We’re just back from a week or so camping, in the wilds of mid-Hampshire.
It’s more-or-less the end of the season – the youngsters are back to school, the summer has wound down, so the sites are nice and quiet; although the weather is at risk of being more mixed than usual. As it happened, we were pretty fortunate on that front, and managed to get set up and broken down in the dry.
As a maker and techie, I sometimes get a bit antsy when we’re away like this (and when it isn’t EMFCamp… ). Fortunately, this time, I had a task that needed solving using technology – in this case, an RP2040 and some MicroPython.
Our tent is a very nice size, and we have space to sit and relax inside, but particularly in the evenings as the days get shorter at this time of year, the lighting situation leaves a lot to be desired. We’ve got a couple of battery-operated / rechargable camping lanterns, but wanted something more adjustable and that would cover more of the space, more evenly.
Like any good maker, I went camping prepared – with a soldering iron, massive power supply, and a roll of LEDs…!
First off, let’s briefly mention the power. I take a large Jackery Explorer 500 battery with us, along with the same brand’s solar panel for recharging (when it doesn’t rain…!). This trip, I also added an Anker 548 Power Bank as an extra power source; however, the solar panel uses a different connector than the newer battery expects, so I also picked up an XT60 adapter, which allows us to use the panel with the Anker as well, when needed. Works nicely, and we got the sunshine needed to stay topped up ☀️
The lighting arrangement is simple. I cut the strip of WS2812B LEDs to length to fit the arch of the tent (this was the primary reason that I waited until we were actually on-site, to do this piece of work). The strip is inside a rubberised sleeve, which is handy for weather. At the “business end” of the LED strip, I’m running a Pimoroni Plasma2040 board – essentially, a Raspberry Pi Pico (RP2040) board specialised for driving lights, with a 4-way screw terminal, some extra push buttons, and a (as-yet-unused) StemmaQT/Qwiic connector, all with a USB-C connector. I’ve soldered the required wires to the LED strip and protected the connections with heat-shrink.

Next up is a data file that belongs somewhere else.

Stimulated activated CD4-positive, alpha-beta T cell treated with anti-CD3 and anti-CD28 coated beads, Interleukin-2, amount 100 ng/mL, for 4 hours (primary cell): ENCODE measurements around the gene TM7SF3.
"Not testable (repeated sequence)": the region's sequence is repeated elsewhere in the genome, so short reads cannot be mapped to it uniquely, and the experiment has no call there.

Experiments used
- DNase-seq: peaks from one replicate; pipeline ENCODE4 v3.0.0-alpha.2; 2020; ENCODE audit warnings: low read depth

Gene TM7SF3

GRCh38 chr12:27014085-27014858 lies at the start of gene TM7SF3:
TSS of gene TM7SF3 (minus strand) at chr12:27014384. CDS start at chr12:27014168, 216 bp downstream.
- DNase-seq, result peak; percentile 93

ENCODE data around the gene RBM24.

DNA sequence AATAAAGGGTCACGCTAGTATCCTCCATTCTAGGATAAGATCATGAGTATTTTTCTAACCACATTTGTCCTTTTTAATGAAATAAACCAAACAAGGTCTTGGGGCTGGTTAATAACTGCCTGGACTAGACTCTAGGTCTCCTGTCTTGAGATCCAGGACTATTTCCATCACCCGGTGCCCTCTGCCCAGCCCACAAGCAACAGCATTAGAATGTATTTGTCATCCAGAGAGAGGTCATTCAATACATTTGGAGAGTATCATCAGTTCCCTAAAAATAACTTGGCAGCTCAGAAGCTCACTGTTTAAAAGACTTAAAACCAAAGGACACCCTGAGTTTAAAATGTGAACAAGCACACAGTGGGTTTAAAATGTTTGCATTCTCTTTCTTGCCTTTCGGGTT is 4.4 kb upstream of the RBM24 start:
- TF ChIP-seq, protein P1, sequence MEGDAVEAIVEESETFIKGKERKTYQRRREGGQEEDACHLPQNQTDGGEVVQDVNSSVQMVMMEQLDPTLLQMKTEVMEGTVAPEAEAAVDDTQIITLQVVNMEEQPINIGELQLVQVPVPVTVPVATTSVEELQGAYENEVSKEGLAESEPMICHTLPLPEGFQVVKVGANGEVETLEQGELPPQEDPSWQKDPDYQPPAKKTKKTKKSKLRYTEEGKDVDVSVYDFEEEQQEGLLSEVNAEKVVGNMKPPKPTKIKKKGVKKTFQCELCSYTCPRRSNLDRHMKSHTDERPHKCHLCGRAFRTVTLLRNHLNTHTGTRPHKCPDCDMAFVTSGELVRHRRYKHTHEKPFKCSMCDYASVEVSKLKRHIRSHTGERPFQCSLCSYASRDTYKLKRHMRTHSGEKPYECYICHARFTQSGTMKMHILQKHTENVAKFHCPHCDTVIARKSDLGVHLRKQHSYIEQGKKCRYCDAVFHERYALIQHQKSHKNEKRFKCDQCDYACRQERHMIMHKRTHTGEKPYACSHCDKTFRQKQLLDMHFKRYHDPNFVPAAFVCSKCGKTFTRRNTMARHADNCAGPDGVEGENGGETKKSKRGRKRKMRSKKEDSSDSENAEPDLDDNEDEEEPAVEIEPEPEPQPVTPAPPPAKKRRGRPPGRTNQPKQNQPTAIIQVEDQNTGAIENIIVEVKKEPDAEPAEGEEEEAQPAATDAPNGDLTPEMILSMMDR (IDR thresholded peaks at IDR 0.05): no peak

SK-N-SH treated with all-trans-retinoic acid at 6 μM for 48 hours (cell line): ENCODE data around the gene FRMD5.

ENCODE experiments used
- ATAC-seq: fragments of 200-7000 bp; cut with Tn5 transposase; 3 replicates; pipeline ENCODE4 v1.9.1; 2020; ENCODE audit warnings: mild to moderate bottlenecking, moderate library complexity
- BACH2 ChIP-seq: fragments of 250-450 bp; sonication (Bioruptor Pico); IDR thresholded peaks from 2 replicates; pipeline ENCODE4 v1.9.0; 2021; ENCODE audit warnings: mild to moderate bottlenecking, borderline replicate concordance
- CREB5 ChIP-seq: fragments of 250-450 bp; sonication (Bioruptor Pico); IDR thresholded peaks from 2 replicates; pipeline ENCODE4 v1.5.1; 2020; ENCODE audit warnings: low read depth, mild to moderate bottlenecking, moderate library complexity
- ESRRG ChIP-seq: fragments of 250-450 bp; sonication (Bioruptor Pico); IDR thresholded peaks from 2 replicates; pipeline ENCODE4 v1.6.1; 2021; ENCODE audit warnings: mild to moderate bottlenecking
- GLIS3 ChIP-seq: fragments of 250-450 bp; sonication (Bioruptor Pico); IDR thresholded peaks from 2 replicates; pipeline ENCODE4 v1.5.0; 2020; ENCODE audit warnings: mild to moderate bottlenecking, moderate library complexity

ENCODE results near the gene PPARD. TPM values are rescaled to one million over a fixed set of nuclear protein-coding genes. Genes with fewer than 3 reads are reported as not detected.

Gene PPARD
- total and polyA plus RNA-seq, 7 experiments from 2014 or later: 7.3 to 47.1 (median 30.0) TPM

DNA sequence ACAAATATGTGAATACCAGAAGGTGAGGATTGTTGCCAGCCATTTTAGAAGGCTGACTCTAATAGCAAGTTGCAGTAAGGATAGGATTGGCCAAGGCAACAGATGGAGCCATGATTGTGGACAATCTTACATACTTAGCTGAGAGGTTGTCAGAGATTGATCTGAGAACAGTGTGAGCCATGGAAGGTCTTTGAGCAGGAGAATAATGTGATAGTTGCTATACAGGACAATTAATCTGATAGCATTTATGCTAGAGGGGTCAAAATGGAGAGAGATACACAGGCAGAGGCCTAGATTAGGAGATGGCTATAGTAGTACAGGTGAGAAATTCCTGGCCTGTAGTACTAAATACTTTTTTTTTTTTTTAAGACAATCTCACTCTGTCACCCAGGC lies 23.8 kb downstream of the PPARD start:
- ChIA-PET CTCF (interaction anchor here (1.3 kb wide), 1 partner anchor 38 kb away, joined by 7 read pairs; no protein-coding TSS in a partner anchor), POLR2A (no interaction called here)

Code is (of course, if you’ve followed any of my IoT/embedded interests in the past few years) in MicroPython. I flashed the board with the latest Pimoroni MicroPython build, and – for now – trivially adapted some example Neopixel code to enable us to switch between two lighting formats, and also to switch the lights off again.
# TODO: # - improve colour/brightness (currently a "dumb" division) # - save/reload state # - I2C sensor / input # - (hardware) case for board import plasma from plasma import plasma2040 from pimoroni import RGBLED, Button NUM_LEDS = 156 led = RGBLED(plasma2040.LED_R, plasma2040.LED_G, plasma2040.LED_B) led.set_rgb(0,0,0) button_a = Button(plasma2040.BUTTON_A) button_b = Button(plasma2040.BUTTON_B) button_boot = Button(plasma2040.USER_SW) led_strip = plasma.WS2812(NUM_LEDS, 0, 0, plasma2040.DAT) led_strip.start() while True: if button_a.read(): # dim white for i in range(NUM_LEDS): led_strip.set_rgb(i, round(253/3),round(244/3),round(220/3)) led.set_rgb(round(253/3),round(244/3),round(220/3)) if button_b.read(): # bright white for i in range(NUM_LEDS): led_strip.set_rgb(i, round(253/1.2),round(244/1.2),round(220/1.2)) led.set_rgb(round(253/1.2),round(244/1.2),round(220/1.2)) if button_boot.read(): # off / black for i in range(NUM_LEDS): led_strip.set_rgb(i, 0, 0, 0) led.set_rgb(0, 0, 0) # for i in range(NUM_LEDS): # led_strip.set_rgb(i, round(253/3),round(244/3),round(220/3))
Before you shout at me – yes, I know that having a bare board hanging there like that is “sub-optimal”, so next steps are to wrap it in some nice 3D printed case, as well as considering how or whether to use the Qwiic port… I’m thinking a rotary control for dimming would be more flexible than button presses. As noted in the code comments, it would also be very handy to have the state saved internally when the board is disconnected from the battery.
So anyway, that was a fun camping trip (with added making). Back to regular living situations, now.
How about you, how’ve you been?
 I am also now convinced that I need to get to CCC one year!